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April Hernandez (right) and Joanne Boadi raise their hands to ask Hildreth 'Hal' Walker Jr., a retired laser scientist, a question at an after-school center in Inglewood, Calif.
photos by Jae C. Hong/ASSOCIATED PRESS
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Date published: 10/12/2012
AP Science Writer
LOS ANGELES--When the space shuttle Endeavour weaves through working-class communities on its way to its retirement home, Hildreth "Hal" Walker Jr. wants the children he tutors to remember a few names: Ronald McNair. Mae Jemison. Charles Bolden.
A retired laser scientist who had a role in the Apollo 11 mission, Walker took the opportunity with the upcoming two-day terrestrial crawl through predominantly African-American and Latino neighborhoods in Los Angeles County to highlight the role that minorities played in the shuttle program.
"We really have a job to do to show them the accomplishments of the people whose shoulders they're standing on," Walker said.
Soon after Endeavour's aerial tour around California landmarks, Walker, who runs an after-school tutoring center in the suburb of Inglewood, gave a lecture at the public library where he ticked off the prominent figures in the program.
McNair was the second African-American in space and died in the Challenger tragedy. Jemison rode aboard Endeavour as the first African-American female astronaut. Bolden is the current NASA chief and the first black to hold the position.
Endeavour remained parked at the Los Angeles International Airport since Sept. 21 after crowd-pleasing swoops over the state Capitol, Golden State Bridge, Hollywood Sign and other landmarks.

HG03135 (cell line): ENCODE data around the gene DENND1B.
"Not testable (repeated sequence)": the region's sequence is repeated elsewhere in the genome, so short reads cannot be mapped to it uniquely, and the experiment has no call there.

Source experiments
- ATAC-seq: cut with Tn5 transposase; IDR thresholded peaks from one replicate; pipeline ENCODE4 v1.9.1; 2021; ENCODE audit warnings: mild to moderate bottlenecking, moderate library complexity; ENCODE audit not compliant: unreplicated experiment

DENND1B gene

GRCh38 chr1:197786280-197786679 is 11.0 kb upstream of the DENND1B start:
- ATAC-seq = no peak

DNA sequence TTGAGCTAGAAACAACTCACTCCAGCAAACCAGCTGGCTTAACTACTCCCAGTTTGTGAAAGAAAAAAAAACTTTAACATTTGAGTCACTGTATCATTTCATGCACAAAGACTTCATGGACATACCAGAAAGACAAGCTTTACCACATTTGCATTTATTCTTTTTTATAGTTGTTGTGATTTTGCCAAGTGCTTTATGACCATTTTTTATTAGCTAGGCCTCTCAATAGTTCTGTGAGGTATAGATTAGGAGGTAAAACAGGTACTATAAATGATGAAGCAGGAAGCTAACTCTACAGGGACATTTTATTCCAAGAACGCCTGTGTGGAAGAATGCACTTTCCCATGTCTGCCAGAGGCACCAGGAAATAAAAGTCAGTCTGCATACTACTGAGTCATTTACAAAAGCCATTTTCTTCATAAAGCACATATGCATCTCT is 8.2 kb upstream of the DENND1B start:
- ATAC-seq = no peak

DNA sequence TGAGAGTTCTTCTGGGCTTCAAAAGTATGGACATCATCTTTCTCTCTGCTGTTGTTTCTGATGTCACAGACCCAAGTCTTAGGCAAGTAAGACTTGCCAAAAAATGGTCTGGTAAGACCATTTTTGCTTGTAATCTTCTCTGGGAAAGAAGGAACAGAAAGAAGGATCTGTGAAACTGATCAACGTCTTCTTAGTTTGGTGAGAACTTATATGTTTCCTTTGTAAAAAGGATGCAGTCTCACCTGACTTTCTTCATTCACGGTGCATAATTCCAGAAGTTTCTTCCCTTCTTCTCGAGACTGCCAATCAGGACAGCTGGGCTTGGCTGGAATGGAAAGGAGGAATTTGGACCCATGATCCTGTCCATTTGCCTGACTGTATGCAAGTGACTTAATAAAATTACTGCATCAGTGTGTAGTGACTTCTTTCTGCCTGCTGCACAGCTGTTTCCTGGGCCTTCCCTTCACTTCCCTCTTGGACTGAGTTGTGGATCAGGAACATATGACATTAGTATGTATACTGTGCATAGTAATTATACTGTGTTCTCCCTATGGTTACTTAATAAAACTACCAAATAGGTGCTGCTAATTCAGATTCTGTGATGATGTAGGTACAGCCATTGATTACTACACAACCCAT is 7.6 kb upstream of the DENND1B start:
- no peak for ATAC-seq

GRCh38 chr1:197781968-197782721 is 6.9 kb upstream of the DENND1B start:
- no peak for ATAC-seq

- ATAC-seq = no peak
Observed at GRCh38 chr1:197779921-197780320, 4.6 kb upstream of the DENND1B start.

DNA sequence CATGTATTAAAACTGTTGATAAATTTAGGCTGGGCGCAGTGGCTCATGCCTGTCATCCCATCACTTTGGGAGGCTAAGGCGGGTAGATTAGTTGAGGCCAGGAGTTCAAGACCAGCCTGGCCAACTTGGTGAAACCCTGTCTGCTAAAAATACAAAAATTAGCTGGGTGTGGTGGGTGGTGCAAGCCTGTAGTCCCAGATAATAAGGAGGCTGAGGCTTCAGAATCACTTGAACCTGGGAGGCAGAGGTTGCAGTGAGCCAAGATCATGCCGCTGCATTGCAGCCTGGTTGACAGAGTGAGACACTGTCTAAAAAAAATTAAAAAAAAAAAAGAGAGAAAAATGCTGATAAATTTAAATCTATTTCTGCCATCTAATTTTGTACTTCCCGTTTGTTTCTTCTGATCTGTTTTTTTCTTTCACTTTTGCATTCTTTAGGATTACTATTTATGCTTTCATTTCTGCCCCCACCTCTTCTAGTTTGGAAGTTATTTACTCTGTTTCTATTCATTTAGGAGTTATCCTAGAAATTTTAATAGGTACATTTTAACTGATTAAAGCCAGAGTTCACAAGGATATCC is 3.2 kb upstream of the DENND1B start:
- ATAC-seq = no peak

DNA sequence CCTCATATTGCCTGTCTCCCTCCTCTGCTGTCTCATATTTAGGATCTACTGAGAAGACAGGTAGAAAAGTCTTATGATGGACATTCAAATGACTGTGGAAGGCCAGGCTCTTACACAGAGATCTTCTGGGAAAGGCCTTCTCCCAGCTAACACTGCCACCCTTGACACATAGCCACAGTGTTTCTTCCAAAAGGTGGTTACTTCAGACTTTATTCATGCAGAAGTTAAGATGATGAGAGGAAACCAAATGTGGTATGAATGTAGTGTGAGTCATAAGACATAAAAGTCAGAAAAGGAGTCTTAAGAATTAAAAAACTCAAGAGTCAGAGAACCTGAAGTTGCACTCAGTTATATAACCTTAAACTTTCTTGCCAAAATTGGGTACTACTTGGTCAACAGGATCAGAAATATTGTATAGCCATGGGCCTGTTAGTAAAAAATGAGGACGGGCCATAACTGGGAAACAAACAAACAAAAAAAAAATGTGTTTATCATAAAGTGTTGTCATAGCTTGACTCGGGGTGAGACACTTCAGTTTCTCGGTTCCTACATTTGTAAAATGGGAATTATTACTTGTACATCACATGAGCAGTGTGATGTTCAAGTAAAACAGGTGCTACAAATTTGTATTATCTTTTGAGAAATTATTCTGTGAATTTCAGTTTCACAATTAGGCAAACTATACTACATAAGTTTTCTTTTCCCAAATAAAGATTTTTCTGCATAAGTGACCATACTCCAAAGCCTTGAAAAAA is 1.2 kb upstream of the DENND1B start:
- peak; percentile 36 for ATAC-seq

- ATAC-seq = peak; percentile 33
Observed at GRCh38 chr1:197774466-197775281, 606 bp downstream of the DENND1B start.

Beginning Friday, the shuttle heads off on its last mission--a 12-mile creep through city streets. It will move past an eclectic mix of strip malls, mom-and-pop shops, tidy lawns and faded apartment buildings.
Its final destination: California Science Center in South Los Angeles where it will be put on display.
Seizing on a teaching moment, some schools along the route have folded the historic move into their lessons, hoping to stimulate interest in science, technology, engineering and math--fields where blacks and Latinos have been underrepresented.
At the Wish Charter Elementary School near LAX, kindergarteners to sixth graders spent the days leading up to Endeavour's terrestrial journey learning about the shuttle's different components--nose cone, heat tiles, fuselage.
On Friday, students planned to walk across the street to a parking lot where Endeavour will temporarily rest after leaving LAX.
Armed with American flags and index cards depicting the shuttle, students planned a "scavenger hunt"--identifying the various shuttle parts and marking them off on their cards.
"It's thrilling to have this pop up right here in our neighborhood," said principal Shawna Draxton.